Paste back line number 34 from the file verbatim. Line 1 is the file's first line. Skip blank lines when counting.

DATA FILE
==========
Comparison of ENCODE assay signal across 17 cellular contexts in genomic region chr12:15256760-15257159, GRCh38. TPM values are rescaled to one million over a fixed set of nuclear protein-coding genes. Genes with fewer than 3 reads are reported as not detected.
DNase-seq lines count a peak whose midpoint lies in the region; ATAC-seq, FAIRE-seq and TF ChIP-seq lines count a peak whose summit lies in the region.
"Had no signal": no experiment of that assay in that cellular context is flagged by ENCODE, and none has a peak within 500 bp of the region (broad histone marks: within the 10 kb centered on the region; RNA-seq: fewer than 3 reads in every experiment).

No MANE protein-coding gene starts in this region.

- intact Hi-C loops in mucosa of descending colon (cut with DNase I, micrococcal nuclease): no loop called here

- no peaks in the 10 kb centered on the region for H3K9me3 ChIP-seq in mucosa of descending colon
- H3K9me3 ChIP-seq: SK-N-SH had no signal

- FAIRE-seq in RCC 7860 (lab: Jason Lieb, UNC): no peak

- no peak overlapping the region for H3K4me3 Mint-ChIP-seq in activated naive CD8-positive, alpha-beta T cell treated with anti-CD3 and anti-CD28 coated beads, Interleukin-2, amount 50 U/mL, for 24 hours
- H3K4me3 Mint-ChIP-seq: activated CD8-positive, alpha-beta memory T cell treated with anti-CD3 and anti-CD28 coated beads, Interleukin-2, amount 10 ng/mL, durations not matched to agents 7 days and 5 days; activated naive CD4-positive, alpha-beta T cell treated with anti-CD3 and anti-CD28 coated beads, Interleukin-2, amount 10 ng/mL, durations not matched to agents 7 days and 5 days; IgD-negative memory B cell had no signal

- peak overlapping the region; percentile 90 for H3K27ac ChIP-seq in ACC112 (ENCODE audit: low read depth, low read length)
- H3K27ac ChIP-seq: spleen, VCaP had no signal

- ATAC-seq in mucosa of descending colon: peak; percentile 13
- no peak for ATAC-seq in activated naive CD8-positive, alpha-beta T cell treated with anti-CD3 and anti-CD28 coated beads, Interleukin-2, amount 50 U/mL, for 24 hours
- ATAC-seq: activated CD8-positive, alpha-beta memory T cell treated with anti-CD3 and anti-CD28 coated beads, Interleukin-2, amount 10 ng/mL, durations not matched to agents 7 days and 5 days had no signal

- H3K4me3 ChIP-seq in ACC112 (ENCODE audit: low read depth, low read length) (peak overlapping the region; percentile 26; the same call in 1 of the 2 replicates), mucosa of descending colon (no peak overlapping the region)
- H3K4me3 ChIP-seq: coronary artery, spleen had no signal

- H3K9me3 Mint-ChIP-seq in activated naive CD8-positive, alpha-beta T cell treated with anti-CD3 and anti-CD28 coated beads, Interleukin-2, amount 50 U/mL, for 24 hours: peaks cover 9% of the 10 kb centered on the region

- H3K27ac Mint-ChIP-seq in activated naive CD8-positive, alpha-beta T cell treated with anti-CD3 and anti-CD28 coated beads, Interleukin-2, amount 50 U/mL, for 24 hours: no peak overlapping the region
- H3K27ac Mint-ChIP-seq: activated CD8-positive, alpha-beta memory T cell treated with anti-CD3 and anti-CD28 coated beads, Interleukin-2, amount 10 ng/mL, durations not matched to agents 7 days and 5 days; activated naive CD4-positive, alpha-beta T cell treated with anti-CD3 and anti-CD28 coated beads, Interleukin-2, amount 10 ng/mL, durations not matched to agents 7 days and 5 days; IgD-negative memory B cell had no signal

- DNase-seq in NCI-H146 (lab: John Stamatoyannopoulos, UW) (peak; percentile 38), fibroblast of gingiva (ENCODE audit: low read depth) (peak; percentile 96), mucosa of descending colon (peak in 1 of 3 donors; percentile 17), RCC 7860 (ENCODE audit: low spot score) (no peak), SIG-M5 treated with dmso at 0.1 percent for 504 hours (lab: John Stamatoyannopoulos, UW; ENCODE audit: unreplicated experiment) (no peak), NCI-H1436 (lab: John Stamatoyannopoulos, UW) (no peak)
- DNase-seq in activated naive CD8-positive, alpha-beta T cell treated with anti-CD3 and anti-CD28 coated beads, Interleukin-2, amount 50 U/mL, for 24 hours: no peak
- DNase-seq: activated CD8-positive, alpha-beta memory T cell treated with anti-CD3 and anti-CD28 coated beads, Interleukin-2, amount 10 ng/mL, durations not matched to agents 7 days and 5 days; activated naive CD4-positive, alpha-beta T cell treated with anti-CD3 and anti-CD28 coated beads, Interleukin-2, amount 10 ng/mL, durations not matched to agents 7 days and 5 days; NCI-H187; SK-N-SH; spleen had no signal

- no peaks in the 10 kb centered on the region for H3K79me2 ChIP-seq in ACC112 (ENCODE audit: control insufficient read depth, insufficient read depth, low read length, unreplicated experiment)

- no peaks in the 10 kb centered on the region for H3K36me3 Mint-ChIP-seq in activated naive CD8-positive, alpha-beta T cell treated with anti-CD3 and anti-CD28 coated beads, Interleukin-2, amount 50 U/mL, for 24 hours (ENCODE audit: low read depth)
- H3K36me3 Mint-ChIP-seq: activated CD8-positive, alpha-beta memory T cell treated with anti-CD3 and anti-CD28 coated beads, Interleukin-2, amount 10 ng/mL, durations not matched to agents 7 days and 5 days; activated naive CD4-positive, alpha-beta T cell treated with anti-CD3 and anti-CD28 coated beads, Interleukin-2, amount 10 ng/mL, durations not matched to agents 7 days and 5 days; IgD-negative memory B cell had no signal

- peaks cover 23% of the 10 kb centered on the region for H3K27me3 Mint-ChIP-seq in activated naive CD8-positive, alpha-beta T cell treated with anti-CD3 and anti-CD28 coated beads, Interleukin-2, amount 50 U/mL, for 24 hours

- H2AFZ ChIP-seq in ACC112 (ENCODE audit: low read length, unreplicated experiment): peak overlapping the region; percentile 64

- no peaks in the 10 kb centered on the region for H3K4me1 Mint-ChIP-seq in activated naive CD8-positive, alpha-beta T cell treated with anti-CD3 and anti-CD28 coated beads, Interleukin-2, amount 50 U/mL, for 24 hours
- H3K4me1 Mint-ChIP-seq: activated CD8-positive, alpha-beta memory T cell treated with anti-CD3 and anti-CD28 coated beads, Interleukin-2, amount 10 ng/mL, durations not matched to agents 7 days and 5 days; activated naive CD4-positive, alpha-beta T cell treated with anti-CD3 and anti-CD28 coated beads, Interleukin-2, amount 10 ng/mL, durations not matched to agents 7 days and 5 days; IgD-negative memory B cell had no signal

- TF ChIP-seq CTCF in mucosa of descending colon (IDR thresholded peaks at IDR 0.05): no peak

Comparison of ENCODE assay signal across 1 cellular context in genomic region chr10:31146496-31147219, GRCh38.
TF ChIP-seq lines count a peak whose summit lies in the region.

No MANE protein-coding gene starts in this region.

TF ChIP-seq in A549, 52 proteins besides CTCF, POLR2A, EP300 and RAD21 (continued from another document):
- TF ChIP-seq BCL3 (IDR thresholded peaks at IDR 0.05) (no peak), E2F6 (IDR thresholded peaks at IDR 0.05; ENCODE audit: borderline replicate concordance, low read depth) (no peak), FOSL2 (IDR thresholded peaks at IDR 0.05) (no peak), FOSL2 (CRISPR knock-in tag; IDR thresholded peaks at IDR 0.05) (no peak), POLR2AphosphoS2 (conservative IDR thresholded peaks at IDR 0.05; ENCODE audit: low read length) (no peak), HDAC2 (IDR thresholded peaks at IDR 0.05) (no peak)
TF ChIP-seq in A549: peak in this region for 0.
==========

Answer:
No MANE protein-coding gene starts in this region.